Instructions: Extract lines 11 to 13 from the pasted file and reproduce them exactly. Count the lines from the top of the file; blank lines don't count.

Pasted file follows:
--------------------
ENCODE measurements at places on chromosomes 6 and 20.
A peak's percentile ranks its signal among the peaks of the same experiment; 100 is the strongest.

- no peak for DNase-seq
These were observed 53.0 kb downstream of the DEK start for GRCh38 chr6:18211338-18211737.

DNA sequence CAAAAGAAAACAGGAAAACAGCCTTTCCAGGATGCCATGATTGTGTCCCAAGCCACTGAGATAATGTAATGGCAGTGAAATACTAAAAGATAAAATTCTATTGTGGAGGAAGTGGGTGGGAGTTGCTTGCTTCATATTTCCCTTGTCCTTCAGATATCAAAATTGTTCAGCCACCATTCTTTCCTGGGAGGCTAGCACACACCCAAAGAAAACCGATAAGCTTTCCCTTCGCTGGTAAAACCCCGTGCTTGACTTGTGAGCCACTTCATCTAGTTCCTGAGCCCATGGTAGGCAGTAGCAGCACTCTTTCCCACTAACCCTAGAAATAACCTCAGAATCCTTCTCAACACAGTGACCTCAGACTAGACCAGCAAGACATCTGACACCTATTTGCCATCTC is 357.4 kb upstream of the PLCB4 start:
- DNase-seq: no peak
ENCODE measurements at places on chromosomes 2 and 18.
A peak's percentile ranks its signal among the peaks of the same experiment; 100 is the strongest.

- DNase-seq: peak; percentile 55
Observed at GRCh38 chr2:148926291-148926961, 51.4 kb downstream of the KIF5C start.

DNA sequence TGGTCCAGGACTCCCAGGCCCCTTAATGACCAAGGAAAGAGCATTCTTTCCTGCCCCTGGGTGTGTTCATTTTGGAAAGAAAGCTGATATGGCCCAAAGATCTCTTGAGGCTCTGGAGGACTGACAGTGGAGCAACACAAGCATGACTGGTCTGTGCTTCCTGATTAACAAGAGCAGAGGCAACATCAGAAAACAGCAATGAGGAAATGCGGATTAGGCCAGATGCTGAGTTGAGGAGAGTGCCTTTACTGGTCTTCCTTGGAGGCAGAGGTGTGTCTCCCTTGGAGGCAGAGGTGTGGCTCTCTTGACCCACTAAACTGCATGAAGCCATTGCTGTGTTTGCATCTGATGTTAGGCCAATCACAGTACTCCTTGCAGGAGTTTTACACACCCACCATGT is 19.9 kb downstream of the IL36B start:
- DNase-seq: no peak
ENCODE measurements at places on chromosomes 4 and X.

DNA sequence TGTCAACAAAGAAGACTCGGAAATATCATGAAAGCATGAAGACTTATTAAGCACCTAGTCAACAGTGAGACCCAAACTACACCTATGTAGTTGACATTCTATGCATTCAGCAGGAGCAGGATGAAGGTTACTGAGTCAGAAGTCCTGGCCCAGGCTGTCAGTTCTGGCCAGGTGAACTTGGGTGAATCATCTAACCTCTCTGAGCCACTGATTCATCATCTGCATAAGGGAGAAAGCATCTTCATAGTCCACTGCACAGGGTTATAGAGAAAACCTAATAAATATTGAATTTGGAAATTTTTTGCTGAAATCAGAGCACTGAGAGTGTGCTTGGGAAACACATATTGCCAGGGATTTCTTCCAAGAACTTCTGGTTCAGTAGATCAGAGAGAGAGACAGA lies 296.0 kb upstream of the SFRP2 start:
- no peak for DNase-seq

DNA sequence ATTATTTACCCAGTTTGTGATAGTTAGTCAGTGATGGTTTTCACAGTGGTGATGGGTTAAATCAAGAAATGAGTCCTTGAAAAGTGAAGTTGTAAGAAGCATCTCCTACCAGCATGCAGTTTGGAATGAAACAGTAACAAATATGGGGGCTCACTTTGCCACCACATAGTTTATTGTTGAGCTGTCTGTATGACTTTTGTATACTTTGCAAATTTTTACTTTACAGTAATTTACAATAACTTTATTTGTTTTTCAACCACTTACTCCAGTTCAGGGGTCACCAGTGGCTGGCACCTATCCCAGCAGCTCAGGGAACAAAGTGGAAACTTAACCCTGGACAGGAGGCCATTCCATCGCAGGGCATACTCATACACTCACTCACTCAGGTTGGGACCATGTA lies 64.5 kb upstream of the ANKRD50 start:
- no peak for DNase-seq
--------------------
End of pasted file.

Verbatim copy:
DNA sequence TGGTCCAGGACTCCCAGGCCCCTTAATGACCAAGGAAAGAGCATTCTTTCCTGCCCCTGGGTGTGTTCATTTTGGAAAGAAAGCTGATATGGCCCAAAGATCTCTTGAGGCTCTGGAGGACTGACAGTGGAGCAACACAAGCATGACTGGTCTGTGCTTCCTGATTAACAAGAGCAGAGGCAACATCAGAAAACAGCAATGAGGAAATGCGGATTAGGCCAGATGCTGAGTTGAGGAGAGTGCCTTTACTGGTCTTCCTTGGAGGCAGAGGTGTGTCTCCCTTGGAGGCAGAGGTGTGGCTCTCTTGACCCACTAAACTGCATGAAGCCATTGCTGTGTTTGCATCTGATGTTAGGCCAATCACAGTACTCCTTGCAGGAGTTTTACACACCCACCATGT is 19.9 kb downstream of the IL36B start:
- DNase-seq: no peak
ENCODE measurements at places on chromosomes 4 and X.